Next, you need safety gear, including a PFD (personal floatation device) and a helmet. A PFD keeps you buoyant if you accidentally fall into the water. A helmet is advisable in rocky rivers. Ask yourself: if I fall out, could I hit my head? In shallow rivers and narrow gorges, a helmet is a good safety measure.

Essential Packrafting Gear

Additional safety items include a knife for cutting free from entanglements, like ropes that could trap you underwater.

Look for paddling-specific knives. A throw line is useful for rescuing a friend and should be practiced before use.

It’s a floating rope in a small bag that you throw to a stuck friend while holding the end of the rope to pull them out.

Another key item is a repair kit for the packraft. Just like a tent, if your packraft is damaged, you need to be able to fix it.

Contrary to popular belief, duct tape isn’t a cure-all. If you’ve carried your packraft this far, make sure you can use it.

Finally, bring all the non-paddling gear for your expedition, whether it’s a hiking rucksack or a bicycle.

Use dry bags to keep your gear dry while on the water. Keep a few essentials on your person, like a tracker beacon, in case you get separated from your raft.

A Pair is Safer than Solo

Packrafting in A Pair Is Safer

It might sound adventurous to go solo, but as a beginner, it’s wise to go with others. Even experienced packrafters prefer having at least one buddy.

This ensures that if something goes wrong, you have help, someone to pull you out, sound the alarm, capture your harmless fails on video, and share your last KitKat.

Water Can Be Cold and Can Make You Very Cold

Hypothermia is a known risk among hikers and can also affect packrafters. Falling into cold water can lead to a slow onset of hypothermia from exposure or a sudden shock from immersion in very cold water. If the water temperature is below 15°C, wear appropriate gear to stay warm and safe.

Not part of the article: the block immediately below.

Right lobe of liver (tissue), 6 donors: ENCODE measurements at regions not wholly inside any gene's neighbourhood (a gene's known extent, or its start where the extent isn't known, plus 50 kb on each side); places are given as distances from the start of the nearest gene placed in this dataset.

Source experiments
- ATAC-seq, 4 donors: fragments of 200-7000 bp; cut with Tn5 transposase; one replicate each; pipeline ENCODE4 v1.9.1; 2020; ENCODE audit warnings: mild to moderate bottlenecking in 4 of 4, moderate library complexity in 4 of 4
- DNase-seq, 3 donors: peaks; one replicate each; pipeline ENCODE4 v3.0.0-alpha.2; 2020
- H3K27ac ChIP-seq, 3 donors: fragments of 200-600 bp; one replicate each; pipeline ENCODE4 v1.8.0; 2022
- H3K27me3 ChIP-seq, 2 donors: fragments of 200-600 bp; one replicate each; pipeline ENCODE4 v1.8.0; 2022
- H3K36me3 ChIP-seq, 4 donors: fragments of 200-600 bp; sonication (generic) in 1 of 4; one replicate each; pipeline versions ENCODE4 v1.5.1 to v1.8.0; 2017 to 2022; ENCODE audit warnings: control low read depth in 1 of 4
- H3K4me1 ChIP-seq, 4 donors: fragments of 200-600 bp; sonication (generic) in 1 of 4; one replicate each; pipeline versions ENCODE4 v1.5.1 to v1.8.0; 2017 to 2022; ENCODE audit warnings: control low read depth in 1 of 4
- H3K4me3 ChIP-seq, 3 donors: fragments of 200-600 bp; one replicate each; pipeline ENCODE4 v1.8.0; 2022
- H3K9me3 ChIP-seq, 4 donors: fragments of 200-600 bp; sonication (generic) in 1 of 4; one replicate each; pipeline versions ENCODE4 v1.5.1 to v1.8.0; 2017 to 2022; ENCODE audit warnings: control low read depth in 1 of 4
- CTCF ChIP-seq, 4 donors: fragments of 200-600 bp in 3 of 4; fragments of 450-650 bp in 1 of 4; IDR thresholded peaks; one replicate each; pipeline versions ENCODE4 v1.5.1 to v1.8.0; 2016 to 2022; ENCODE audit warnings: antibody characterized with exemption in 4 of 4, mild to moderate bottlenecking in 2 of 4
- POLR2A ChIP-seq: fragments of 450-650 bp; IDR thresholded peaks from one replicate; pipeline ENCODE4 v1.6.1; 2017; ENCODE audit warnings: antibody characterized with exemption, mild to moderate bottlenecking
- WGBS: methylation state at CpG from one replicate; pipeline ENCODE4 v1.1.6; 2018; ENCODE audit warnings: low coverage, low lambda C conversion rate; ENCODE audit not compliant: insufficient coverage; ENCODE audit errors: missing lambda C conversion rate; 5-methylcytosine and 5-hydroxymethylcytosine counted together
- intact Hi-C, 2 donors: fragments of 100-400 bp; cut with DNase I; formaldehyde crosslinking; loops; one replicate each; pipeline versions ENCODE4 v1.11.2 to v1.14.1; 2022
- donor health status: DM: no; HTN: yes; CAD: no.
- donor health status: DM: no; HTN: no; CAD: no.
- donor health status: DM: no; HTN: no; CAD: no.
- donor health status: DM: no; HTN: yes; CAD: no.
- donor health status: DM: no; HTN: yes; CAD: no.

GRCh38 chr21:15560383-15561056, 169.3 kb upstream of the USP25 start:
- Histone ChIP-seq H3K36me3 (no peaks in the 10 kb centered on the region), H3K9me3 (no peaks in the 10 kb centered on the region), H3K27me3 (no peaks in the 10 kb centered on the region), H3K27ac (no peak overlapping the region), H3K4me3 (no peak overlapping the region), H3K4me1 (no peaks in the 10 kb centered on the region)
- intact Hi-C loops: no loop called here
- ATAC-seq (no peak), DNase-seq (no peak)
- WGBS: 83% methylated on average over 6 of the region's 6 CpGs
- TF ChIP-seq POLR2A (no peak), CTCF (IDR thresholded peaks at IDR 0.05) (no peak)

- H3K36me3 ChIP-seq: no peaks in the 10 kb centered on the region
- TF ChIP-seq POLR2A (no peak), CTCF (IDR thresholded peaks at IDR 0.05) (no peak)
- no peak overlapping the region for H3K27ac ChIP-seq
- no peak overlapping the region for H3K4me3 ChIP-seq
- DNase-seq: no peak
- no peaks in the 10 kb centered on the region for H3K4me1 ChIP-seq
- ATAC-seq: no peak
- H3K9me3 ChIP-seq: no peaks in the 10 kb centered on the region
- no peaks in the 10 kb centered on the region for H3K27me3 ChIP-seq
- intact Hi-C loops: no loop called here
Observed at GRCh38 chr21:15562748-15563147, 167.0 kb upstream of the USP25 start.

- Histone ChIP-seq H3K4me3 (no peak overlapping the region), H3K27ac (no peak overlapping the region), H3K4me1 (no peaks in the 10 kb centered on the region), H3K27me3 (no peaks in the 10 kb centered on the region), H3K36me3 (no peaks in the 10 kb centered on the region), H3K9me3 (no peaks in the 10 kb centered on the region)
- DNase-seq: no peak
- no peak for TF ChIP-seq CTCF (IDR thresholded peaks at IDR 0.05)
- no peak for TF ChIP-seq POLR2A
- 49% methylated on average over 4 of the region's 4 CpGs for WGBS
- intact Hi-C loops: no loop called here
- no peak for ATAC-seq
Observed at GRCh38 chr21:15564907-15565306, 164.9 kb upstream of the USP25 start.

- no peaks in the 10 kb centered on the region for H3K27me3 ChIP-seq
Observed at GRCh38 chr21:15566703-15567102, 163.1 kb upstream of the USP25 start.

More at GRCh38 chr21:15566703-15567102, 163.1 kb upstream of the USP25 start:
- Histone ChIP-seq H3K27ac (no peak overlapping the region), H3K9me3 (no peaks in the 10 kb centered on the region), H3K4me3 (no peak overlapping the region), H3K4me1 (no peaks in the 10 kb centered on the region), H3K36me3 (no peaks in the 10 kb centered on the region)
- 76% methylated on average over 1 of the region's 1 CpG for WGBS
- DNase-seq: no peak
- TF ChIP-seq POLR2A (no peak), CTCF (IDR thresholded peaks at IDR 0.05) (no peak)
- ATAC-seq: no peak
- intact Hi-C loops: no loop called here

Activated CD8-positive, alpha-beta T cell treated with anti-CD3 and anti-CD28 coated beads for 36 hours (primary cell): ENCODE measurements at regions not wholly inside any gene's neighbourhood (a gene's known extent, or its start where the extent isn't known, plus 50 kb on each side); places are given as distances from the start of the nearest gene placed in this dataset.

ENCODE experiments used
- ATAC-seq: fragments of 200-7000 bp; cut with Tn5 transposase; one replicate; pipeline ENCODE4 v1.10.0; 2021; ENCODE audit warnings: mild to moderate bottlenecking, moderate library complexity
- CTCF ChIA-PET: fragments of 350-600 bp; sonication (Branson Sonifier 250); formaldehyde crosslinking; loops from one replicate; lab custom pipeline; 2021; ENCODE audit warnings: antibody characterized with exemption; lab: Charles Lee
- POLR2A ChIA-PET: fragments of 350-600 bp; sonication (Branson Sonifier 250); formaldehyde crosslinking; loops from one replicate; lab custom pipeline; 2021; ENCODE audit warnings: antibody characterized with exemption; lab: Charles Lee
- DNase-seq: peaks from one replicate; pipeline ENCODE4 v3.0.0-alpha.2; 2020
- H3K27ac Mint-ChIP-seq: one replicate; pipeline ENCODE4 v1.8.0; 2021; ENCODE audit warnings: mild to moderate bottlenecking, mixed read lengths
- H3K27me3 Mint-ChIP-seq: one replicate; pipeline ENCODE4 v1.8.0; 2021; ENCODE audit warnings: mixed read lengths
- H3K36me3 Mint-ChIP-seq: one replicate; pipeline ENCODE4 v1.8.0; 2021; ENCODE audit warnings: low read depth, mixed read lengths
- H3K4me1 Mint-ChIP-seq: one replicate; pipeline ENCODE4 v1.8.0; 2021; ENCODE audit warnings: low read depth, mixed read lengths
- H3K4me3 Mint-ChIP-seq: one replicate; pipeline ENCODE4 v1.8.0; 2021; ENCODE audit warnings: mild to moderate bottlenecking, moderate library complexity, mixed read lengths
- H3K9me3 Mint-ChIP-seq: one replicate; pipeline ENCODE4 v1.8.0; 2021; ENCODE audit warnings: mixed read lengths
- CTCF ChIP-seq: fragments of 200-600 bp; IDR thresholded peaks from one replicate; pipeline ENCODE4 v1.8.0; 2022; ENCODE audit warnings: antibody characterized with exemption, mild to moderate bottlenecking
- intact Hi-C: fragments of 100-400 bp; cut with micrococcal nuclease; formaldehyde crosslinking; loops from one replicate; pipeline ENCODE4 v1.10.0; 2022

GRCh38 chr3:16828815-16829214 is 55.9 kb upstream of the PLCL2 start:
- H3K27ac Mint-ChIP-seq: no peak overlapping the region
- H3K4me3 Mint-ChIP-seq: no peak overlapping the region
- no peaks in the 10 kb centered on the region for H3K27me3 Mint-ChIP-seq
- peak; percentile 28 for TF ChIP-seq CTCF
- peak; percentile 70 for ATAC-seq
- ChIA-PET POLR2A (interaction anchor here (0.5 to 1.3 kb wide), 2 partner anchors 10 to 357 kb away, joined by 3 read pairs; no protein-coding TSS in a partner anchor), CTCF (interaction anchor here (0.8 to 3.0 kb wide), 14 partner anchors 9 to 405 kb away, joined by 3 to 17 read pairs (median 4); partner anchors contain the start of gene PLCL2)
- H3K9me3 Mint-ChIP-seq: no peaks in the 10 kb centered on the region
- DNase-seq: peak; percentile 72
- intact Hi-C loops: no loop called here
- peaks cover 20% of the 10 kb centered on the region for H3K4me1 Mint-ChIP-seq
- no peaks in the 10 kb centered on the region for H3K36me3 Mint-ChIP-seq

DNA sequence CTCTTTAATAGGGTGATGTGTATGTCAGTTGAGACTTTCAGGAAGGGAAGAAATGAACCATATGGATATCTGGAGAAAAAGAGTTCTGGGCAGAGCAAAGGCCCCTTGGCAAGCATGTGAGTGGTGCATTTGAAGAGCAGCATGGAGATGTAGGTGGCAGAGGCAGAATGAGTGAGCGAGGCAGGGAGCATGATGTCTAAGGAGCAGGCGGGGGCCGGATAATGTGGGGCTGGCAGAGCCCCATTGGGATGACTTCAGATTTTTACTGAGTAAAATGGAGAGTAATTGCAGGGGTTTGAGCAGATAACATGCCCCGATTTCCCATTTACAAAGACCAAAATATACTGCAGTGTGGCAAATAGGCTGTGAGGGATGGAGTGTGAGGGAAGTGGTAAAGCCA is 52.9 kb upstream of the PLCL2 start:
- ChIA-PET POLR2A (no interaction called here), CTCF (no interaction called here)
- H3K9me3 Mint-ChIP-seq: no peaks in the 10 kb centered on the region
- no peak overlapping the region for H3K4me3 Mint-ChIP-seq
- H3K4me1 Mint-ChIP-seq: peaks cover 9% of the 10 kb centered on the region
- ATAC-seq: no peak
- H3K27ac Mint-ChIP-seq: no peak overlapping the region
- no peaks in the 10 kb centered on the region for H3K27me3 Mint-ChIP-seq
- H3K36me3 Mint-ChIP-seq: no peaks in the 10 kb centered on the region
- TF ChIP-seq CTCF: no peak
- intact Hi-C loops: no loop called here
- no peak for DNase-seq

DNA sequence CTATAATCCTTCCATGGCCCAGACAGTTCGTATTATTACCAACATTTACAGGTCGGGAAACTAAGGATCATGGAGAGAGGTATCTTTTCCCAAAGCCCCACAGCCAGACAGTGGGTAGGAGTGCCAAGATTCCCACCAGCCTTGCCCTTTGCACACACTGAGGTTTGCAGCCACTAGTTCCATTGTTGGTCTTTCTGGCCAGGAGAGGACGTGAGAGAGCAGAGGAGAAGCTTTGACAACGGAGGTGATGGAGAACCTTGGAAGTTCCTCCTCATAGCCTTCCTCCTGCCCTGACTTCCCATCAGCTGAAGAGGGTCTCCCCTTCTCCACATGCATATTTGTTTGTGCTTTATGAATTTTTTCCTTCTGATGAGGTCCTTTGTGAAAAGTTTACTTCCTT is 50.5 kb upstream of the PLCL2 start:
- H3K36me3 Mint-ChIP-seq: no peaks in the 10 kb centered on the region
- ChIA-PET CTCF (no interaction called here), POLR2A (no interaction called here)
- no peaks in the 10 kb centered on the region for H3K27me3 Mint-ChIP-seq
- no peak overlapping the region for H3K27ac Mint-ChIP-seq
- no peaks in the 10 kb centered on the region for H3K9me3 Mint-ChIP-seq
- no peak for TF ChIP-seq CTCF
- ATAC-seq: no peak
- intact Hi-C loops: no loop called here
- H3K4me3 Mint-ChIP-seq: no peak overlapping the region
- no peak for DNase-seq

You Can Get Trapped in the Water

Watercourses, especially rivers with rapids, have many hazards. If you’re interested in whitewater packrafting, consider taking a swiftwater rescue or awareness course. This will help you understand risks like fallen trees, underwater branches, eddies, and weirs that can trap paddlers in their currents.

Where Should You Go Packrafting

Where Should You Go Packrafting

For me, the best packrafting spots combine land and water seamlessly. I love exploring places with islands, inlets, and fjords. One of my favorites is the Tara River in Montenegro, with its wild canyons and crystal-clear water.

The fjords of Norway and the mountains of Croatia are also breathtaking. Closer to home, the Northwest Coast of Scotland offers incredible scenery and challenging routes.

I’m also drawn to using rivers as natural highways. The deep, remote parts of New Zealand’s South Island are perfect for a long, immersive packrafting adventure. Patagonia, Georgia, Iceland, and Alaska are on my bucket list for their stunning, untouched landscapes.

For beginners, I highly recommend joining a guided packrafting trip. It’s a fantastic way to learn the ropes, meet other enthusiasts, and discover some amazing locations.

With a guide, you can gain experience and confidence while exploring exciting new places. Plus, you’ll have a new group of packrafting friends for future adventures!